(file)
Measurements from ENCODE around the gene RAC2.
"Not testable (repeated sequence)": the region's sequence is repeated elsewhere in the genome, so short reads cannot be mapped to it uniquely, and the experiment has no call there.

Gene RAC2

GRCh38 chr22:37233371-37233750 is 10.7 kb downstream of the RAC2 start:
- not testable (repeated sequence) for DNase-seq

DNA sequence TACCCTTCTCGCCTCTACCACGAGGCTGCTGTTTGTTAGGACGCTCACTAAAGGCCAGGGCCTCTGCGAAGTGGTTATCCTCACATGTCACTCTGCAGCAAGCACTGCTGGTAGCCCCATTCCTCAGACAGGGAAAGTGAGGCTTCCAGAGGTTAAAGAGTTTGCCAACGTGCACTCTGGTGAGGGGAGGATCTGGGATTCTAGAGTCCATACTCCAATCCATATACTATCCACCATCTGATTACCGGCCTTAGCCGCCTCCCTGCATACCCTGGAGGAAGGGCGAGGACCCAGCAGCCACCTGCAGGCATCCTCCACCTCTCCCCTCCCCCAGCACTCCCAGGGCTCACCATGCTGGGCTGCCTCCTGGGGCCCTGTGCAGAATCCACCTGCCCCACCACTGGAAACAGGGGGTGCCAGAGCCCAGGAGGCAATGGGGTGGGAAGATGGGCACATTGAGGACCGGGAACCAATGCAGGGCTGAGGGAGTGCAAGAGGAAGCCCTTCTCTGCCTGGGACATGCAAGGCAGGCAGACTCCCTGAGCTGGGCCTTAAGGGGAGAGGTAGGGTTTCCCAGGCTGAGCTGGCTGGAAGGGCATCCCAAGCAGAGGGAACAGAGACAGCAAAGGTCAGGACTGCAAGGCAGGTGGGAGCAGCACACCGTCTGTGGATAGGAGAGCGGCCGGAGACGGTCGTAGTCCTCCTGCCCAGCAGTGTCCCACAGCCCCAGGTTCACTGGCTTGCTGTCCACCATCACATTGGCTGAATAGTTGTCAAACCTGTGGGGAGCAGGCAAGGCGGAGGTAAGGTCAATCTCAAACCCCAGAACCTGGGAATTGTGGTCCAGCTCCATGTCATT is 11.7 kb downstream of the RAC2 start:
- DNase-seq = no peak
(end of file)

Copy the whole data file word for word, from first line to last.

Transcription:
Measurements from ENCODE around the gene RAC2.
"Not testable (repeated sequence)": the region's sequence is repeated elsewhere in the genome, so short reads cannot be mapped to it uniquely, and the experiment has no call there.

Gene RAC2

GRCh38 chr22:37233371-37233750 is 10.7 kb downstream of the RAC2 start:
- not testable (repeated sequence) for DNase-seq

DNA sequence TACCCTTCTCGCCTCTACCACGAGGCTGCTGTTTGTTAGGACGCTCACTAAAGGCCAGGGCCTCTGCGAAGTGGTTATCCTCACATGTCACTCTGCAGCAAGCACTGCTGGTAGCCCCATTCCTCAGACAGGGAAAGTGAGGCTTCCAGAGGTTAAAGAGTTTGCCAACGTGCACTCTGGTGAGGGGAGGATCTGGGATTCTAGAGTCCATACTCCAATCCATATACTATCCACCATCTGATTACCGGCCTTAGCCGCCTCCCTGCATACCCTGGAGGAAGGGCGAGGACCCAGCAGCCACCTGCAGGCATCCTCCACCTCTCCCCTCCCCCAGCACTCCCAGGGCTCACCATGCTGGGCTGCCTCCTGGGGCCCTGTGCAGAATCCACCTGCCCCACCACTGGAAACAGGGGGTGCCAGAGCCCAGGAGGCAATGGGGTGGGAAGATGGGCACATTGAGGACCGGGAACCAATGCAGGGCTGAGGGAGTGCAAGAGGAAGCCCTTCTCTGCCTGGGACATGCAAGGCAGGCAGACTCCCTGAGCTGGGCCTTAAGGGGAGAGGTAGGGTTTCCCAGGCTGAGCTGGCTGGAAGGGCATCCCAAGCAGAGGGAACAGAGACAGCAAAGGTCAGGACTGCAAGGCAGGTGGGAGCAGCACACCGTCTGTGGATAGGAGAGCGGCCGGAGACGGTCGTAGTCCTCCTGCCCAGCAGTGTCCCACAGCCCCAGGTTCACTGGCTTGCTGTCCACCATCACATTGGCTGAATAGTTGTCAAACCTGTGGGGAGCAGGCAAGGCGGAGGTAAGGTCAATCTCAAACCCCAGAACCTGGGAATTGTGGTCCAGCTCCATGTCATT is 11.7 kb downstream of the RAC2 start:
- DNase-seq = no peak